SUPRA MD06-BS/SP mains block
First impressions: When I plugged my system into the Supra MD06-BS/SP mains block, it seemed a hit-and-miss thing. It did possess a solid sonic footprint and showed a knack for lifting performances when one was not paying attention.
Initially, it seemed particularly more adept working within the relatively easier parameters of acoustic and close-miked recordings than outright head-banging stuff. That said, there were times when I also felt that its output was a little shy of what it should deliver.
Specs: The MD06-BS/SP is constructed from extruded aluminium to shield against RF and mains-borne interferences. Build quality is par for the course – this is certainly much better constructed and spec’d than your common hypermarket variety units.
A three-pin IEC socket connects the block to the wall socket, so you can use any power cord of your choice – this also allows Supra, better known for its wires, an opportunity to match the MD06-BS/SP with one of its Lo-Rad power cords, no doubt voiced for better sonic synergy.
This model, among the handful in the company’s range, has six 13A UK-standard inputs. Its insides include a non-intrusive transient filter (NIF) and three-way surge protector. A series of holes are also drilled into the block, making for ease of wall-mounting. A nice touch.
The NIF, developed by Ben Duncan Research of England, is a mild filter claimed to reduce the effects of mains-borne noise without affecting the equipments’ transient properties. When it comes to surge suppression, the MD06-BS/SP’s claimed protection capabilities go three ways – live to earth, neutral to earth and live to neutral, adding a measure of reassurance to what’s on offer.
Performance: The non-intrusive system translates to an appreciable increase in midrange clarity, a sense of recordings opening up to take listeners to levels of insights closer to the music.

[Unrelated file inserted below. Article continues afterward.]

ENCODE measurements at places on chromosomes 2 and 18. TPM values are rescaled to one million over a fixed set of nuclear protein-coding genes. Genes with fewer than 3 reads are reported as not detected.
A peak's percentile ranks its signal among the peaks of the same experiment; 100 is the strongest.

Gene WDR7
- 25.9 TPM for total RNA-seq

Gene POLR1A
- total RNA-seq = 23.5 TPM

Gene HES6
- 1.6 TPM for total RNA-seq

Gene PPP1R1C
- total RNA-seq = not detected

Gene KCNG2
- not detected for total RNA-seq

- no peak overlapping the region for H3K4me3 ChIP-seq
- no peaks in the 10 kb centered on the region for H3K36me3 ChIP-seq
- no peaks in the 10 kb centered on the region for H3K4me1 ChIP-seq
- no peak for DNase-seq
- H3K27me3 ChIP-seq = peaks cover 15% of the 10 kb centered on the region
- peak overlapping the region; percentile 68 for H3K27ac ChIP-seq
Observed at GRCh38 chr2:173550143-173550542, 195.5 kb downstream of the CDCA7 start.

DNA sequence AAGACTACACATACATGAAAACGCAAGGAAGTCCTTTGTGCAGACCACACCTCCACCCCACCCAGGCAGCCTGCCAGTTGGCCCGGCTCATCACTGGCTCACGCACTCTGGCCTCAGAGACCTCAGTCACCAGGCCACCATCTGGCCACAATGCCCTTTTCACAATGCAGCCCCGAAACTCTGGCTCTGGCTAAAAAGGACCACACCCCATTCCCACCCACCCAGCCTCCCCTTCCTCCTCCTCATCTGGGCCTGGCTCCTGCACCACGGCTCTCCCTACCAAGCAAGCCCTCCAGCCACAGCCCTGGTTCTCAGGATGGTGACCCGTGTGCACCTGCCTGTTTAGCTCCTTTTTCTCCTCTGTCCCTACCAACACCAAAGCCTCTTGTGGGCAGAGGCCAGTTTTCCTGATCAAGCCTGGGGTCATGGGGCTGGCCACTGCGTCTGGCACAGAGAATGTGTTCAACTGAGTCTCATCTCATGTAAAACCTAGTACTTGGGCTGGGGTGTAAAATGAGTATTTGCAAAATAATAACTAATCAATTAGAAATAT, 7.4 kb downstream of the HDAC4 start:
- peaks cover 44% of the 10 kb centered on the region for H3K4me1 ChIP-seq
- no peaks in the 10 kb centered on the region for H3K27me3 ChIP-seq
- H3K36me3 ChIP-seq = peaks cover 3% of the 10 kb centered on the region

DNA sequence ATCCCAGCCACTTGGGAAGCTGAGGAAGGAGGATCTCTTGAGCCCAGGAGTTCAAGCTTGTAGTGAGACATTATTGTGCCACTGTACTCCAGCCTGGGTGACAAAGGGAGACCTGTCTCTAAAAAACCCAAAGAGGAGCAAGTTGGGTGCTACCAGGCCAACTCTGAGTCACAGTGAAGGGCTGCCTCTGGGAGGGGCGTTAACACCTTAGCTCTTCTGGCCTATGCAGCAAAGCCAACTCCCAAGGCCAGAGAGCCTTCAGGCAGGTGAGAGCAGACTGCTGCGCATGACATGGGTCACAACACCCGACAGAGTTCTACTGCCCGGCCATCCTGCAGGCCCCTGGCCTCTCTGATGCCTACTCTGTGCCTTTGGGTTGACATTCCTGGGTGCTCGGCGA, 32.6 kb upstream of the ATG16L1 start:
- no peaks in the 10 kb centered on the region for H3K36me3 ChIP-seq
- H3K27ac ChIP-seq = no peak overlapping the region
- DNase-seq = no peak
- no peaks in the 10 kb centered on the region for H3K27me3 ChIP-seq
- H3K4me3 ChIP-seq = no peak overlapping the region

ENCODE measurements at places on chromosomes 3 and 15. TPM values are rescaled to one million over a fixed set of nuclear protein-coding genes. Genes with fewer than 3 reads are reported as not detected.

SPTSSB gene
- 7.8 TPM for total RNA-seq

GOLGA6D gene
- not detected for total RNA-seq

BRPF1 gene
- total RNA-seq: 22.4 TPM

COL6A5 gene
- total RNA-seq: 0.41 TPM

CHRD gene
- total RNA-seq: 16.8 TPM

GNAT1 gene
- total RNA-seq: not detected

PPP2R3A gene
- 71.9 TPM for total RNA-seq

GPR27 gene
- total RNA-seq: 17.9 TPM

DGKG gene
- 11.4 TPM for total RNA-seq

I also noted a slight reduction in the noise floor, very helpful in painting a blacker picture of proceedings and giving the impression of more depth. The overriding sonic description was relatively smooth with a hint of sparkle at the top end – percussions sounded less contrived and metallic, with a more natural-sounding sheen.
The lower registers did not overtly suffer at all from the top end opening up; if nothing else, the perceived increase in clarity served to amplify the system’s subtleties appreciably.
Upon further listening, the MD06-BS/SP’s contributions were somewhat a mixed bag. The improvements were more evident via analogue than digital – the lowly Rega P3-24 turntable felt even more organic than usual, with a delicacy to the midrange that was somewhat difficult to pin down.
When I removed the Supra from my setup, I expected the soundstage and depth to fall flat and a return of digital nasties from a less-than-well suppressed noise floor. I was rather glad that the results were not as dramatic as I originally anticipated. This wasn’t to say that the MD06-BS/SP didn’t work; rather, its overall contributions were sometimes not immediately evident.